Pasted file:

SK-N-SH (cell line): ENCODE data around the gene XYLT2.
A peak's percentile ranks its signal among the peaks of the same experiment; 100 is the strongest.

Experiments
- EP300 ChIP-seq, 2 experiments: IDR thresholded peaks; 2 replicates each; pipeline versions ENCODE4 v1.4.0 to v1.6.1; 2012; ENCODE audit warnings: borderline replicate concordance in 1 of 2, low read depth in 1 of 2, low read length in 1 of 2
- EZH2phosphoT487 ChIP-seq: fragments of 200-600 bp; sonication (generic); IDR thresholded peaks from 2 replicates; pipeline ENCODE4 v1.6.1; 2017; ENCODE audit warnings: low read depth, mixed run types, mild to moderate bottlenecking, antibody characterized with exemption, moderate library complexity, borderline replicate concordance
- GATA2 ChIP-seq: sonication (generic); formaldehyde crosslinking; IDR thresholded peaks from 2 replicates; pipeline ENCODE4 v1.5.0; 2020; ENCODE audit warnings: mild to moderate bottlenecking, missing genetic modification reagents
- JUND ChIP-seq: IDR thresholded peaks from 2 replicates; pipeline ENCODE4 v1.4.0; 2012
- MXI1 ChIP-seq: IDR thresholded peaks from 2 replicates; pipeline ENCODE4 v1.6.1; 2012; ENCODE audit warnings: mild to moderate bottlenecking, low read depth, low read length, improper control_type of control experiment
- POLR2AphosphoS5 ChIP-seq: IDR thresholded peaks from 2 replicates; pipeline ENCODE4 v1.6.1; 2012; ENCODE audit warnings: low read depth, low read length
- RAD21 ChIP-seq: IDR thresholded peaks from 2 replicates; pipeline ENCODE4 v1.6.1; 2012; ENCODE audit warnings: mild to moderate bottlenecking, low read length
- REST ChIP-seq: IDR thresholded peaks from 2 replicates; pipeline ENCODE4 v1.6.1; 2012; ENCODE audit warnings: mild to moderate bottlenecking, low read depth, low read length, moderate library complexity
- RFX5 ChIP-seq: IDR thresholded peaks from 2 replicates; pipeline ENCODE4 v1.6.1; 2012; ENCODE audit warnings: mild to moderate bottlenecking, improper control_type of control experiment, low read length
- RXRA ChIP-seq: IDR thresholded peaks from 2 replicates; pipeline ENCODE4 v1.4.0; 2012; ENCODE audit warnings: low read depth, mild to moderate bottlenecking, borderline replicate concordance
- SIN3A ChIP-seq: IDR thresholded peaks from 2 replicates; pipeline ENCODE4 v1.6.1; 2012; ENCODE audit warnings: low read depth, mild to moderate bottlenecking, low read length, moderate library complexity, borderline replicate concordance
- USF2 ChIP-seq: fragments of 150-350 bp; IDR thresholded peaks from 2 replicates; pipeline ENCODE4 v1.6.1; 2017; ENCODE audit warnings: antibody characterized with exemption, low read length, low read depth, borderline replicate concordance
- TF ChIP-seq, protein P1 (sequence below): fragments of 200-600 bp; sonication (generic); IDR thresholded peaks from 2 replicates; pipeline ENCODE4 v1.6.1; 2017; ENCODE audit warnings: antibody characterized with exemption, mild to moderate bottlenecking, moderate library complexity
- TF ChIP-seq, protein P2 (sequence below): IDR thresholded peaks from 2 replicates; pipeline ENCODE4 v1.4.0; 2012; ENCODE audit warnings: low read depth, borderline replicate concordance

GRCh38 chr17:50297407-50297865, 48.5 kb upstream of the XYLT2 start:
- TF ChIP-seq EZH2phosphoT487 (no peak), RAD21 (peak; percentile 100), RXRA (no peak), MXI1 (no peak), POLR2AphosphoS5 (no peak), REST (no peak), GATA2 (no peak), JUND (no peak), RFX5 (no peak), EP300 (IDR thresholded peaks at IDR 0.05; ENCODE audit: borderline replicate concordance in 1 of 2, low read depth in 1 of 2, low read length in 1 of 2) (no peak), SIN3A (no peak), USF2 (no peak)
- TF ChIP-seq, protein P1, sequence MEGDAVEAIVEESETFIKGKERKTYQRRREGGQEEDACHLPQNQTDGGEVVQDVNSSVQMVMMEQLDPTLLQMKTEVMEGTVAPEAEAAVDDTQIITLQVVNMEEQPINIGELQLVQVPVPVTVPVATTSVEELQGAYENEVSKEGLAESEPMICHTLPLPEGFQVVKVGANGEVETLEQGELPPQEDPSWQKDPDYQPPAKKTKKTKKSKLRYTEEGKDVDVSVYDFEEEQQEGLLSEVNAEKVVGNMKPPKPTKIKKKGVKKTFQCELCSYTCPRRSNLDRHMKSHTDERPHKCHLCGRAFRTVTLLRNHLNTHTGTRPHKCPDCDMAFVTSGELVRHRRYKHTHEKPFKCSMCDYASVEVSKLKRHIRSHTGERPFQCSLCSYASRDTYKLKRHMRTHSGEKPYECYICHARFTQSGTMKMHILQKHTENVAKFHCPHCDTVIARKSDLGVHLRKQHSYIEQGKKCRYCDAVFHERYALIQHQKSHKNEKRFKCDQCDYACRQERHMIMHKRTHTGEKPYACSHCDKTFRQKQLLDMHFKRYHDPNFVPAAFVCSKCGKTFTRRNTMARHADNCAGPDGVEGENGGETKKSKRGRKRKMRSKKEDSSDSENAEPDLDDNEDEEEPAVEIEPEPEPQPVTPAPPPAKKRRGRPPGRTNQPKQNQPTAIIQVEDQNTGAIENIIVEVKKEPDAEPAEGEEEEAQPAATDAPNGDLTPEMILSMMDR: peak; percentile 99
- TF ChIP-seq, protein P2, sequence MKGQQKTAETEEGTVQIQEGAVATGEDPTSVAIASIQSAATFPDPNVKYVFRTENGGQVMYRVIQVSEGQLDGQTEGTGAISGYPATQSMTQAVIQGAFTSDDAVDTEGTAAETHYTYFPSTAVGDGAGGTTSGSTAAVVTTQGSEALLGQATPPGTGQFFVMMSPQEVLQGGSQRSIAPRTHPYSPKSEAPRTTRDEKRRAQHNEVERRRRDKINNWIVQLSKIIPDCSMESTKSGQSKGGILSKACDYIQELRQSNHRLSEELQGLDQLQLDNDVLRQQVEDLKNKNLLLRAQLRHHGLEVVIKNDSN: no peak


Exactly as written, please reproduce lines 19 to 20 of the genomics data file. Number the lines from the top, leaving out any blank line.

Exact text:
- TF ChIP-seq EZH2phosphoT487 (no peak), RAD21 (peak; percentile 100), RXRA (no peak), MXI1 (no peak), POLR2AphosphoS5 (no peak), REST (no peak), GATA2 (no peak), JUND (no peak), RFX5 (no peak), EP300 (IDR thresholded peaks at IDR 0.05; ENCODE audit: borderline replicate concordance in 1 of 2, low read depth in 1 of 2, low read length in 1 of 2) (no peak), SIN3A (no peak), USF2 (no peak)
- TF ChIP-seq, protein P1, sequence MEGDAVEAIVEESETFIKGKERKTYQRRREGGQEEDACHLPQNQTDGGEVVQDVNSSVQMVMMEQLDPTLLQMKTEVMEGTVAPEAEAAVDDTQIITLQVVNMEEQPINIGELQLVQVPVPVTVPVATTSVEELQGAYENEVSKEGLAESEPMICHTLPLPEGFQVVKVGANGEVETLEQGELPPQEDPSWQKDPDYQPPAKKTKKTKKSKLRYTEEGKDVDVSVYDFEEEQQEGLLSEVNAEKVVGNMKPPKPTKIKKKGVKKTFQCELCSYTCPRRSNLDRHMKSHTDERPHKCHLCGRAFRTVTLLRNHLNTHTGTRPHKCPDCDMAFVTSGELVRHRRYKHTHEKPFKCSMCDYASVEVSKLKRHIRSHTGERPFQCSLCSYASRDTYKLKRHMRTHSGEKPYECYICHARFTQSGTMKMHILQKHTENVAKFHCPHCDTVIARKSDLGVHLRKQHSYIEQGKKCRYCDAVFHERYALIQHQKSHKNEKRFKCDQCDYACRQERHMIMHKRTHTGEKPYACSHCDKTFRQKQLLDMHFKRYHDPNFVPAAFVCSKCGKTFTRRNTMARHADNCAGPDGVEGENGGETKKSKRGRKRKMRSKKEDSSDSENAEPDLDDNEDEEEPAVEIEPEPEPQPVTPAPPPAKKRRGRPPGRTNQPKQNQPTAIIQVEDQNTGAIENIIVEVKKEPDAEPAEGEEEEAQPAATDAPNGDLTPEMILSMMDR: peak; percentile 99